Sunday, April 11, 2010

Are political opponents evil people?

Listening to conservative talk radio lately, there's an ongoing theme with certain callers about how Obama is handling economic issues. The concept is the following:

"Obama is making decisions that will hurt the economy and give the government more power. Obama is also a smart guy, so he can't be doing this out of ignorance. Therefore, he is purposely ruining the country to make himself a dictator."

Good grief, and usually the host agrees with them.

This has become the norm in the hostile political climate today. People don't seem to understand that the other side could have a reasonable position. As Penn Jillette said in 2008 on the same subject, there are Democrats who believe:

"If you boil it all down, that Bush and McCain and Palin agree with the Democrats 100 percent on everything, and are then doing the opposite. They do not believe there is a disagreement. They do not believe that Bush is a person trying to do the best he can do, who is wrong."
I recently wrote about people assuming that the other side disagrees with them because they are all stupid. This is the opposite of that view. Instead, this group thinks that no one could possibly disagree with their political views, and any intellectual disagreement is a mask to justify malicious intent.

For example, I spent the first 25 years of my life only hearing anti-sweatshop arguments, with no idea there was another side to the issue. It was presented as a simple good versus evil story: There are poor people in other countries who work awful jobs for little pay just to save greedy corporations labor costs. No one talked about how these factories do more good for individual poor people than foreign aid.

Since I've learned more about the issue, I've found everyone I've talked to about it has had one of two responses: They are either completely - although uncomfortably - converted to the pro-sweatshop side, or they plug their ears and say it's all a big lie to justify corporate profits. I've never heard someone say they just don't find the evidence compelling for the trade-offs.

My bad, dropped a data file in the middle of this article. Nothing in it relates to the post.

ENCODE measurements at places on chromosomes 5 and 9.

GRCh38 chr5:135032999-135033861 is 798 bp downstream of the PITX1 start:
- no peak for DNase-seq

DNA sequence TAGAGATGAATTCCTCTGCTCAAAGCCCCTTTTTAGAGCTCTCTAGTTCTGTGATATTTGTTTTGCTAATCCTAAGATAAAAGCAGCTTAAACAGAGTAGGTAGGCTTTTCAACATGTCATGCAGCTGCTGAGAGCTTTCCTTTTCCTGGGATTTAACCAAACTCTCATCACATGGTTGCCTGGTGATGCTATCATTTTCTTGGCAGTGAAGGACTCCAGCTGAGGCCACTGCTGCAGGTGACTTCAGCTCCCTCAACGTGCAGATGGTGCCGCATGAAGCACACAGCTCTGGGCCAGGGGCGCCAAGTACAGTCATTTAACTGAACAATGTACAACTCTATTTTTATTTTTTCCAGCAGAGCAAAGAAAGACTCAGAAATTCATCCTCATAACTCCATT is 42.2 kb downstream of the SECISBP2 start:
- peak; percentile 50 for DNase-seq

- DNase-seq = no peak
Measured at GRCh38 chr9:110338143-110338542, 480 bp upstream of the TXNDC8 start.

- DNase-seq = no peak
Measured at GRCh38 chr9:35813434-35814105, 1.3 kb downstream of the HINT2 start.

By making complex issues into simplistic good-versus-evil struggles, we degrade political discussion. As Greg Mankiw wrote on the health care debate:

"One thing I have been struck by in watching this debate is how strident it has been, among both proponents and opponents of the legislation. As a weak-willed eclectic, I can see arguments on both sides. Life is full of tradeoffs, and so most issues strike me as involving shades of gray rather than being black and white. As a result, I find it hard to envision the people I disagree with as demons."
Right now, a google search for the word "capitalism" brings up 19,900,000 hits. To get a sense of the flavor of the discussion, 7,500,000 of them - more than a third - also contain the word "Hitler."

Obama is making his presidential decisions with good intentions, not evil ones. I imagine if I was thrust into his office there would be some compromises I would have to make that are invisible to me right now. I have no reason to believe that he is motivated by anything other than running the country the best way he knows how. I can say he's wrong, but that's as far as I'm willing to go.

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